Over the last five fiscal years, budgets presented to district residents were not transparent because they did not include estimated amounts for tax certiorari judgment or the district’s plan for funding them. In addition, the board has not developed IT policies such as a breach notification policy or online banking policy.
New York State Comptroller Thomas P. DiNapoli announced his office completed the following audits:
Forestburgh Fire District – Financial Activities (Sullivan County)
The accounting records were not adequate and there were numerous errors in the financial reports. Also, the district’s required annual financial report has not been filed with the Comptroller’s office since 2012.
City of Glen Cove – Budget Review (Nassau County)
City officials are projecting operating surpluses for the 2015 fiscal year totaling $469,078 in the general fund and $150,449 in the water fund. The city continues to finance operating expenditures with debt when it should be funding such expenditures with operating revenues. City officials did not fully implement the recommendations in last year’s budget review. The proposed budget complies with the property tax levy limit.
Spencer Volunteer Fire Company – Apparent Misappropriation of Funds (Tioga County)
The board did not review the treasurer’s records or bank statements for the majority of the audit period. The treasurer misappropriated county funds over a nine-year period, pleaded guilty to grand larceny in the fourth degree, was sentenced to 90 days in jail and five years of probation and was ordered to pay restitution.
Watervliet Housing Authority – Timekeeping and Leave Records (Albany County)
All time sheets we reviewed were approved by the executive director and leave time was properly approved and recorded.
Earlier this year, my Assembly colleagues and I renewed our long-standing commitment to putting the needs of working families first. Here in New York State, women make up approximately half the workforce and are an integral part of our communities. That is why the fight for women’s rights is not just a women’s issue: discrimination in the workplace, domestic violence and unfair pay practices are problems that hurt our economy and affect us all.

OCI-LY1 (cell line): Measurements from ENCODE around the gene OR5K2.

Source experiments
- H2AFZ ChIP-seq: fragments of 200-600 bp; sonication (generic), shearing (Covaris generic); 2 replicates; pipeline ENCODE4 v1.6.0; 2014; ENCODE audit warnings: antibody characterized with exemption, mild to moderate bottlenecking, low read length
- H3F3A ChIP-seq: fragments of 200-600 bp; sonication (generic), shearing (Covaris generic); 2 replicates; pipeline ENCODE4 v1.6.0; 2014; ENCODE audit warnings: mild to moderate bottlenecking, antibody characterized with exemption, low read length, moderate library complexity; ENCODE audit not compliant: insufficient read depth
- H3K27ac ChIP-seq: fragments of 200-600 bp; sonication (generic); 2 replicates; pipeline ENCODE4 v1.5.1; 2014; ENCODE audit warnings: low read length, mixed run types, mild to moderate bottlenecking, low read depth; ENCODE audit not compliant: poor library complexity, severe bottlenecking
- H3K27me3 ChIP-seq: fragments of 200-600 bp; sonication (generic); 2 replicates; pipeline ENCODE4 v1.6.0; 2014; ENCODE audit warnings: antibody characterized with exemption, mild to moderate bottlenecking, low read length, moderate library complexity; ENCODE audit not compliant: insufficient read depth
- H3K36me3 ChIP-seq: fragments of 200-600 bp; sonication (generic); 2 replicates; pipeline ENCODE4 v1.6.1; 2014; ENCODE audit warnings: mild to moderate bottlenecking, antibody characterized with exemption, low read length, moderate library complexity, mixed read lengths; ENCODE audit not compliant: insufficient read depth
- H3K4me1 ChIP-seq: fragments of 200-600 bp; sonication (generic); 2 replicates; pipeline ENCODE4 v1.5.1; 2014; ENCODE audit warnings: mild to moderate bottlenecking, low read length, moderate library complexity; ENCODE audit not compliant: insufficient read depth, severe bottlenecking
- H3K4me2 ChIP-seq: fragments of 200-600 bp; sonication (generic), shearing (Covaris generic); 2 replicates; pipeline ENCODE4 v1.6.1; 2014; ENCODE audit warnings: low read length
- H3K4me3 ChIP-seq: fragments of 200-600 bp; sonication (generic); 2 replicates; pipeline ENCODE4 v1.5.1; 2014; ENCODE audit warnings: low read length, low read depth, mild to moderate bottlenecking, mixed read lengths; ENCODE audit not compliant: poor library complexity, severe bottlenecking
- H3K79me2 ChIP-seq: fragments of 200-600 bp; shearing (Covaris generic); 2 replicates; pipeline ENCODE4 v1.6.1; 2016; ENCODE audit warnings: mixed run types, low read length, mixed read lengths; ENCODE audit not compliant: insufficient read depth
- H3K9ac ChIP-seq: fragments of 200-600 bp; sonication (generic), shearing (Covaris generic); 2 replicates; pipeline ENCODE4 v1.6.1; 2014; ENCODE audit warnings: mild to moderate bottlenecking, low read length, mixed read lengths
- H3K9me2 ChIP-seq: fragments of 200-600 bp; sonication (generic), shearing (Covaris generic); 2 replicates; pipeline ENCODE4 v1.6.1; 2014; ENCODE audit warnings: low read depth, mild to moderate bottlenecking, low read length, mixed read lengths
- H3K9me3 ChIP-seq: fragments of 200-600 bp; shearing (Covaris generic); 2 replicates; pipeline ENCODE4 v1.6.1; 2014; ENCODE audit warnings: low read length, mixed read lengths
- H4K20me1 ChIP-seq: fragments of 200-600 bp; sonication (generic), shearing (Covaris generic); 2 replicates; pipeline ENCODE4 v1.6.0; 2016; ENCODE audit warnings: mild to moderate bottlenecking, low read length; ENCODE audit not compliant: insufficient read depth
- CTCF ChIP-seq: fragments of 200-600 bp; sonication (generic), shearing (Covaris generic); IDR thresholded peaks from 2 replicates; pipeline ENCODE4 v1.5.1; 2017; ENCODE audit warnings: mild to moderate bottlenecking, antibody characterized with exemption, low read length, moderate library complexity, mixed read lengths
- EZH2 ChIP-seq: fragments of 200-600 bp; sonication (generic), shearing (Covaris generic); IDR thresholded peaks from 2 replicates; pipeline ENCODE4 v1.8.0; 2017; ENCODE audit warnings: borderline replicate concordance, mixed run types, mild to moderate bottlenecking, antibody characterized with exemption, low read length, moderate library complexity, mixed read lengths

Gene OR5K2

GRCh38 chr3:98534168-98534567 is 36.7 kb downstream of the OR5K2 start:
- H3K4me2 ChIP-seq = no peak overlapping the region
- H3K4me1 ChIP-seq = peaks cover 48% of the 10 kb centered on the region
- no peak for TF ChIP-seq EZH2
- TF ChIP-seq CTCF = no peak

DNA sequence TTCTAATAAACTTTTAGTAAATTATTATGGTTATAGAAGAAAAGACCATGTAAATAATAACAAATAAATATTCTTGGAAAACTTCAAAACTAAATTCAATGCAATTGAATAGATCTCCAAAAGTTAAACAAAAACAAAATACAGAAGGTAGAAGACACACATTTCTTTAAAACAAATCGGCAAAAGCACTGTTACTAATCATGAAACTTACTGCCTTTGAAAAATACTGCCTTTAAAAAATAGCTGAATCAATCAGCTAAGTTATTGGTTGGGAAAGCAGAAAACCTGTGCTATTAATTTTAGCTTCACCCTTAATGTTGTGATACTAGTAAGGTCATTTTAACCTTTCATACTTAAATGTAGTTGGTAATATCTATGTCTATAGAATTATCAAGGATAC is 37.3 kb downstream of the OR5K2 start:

For too many years, we have heard testimony from women across the state struggling to secure the full and equal rights they deserve. Now, with the passage of several new laws designed to prevent workplace discrimination, strengthen protections for victims of domestic violence and human trafficking, and ensure reasonable accommodation for pregnant women, I’m proud to say we’re one step closer to truly achieving women’s equality and, in turn, bolstering our state’s success.
While New York has taken important steps on the path to securing full and equal rights, there’s still more work to be done. The Assembly has long championed issues important to New York’s families, including ensuring equal pay for all, a higher minimum wage, and access to safe and affordable childcare. We will also continue to lead the way in ensuring women are able to control their reproductive health – a fundamental component in the fight for women’s equality. I assure you we in the Assembly will never stop fighting to make this a reality.
Attorney General Eric T. Schneiderman announced a guilty plea by Daquan Murray, a/k/a “Benji Got The Juice,” 21, of Troy, the ringleader of a major Capital Region drug ring. The drug ring, busted by law enforcement in August of this year, operated out of Troy, New York and trafficked drugs from New York City throughout the Capital Region.
Murray pleaded guilty before The Honorable Debra J. Young in Rensselaer County Court to Criminal Sale of a Controlled Substance in the Second Degree, an A-II felony and faces 12 years in state prison.
“The guilty plea by the ringleader of this major Capital Region drug ring makes it clear that if you deal drugs you will be brought to justice,” said Attorney General Schneiderman. “This criminal enterprise was poisoning streets throughout the region and I am pleased that one of the lead defendants has been brought to justice.”
Attorney General Schneiderman Announces $550 Million Settlement with Big Tobacco that Ensures Billions in Future Compensation to New York State, Counties, and NYC Arising out of Landmark 1998 Agreement
Attorney General Eric T. Schneiderman announced a settlement agreement releasing $550 million belonging to New Yorkers that has been trapped in an escrow account during a decade-long dispute between the state and the major tobacco companies. The agreement leverages the Attorney General’s recent victory in a related arbitration to unlock these stranded funds, and to permanently address serious issues that have prevented disbursement of funds owed to New Yorkers following the 1998 Tobacco Master Settlement Agreement (MSA), which requires the companies to compensate the 52 states and territories – including New York – for the public-health costs of smoking-related illnesses. Roughly half of these funds will go to New York State, one-quarter to New York City, and one-quarter to counties outside the city.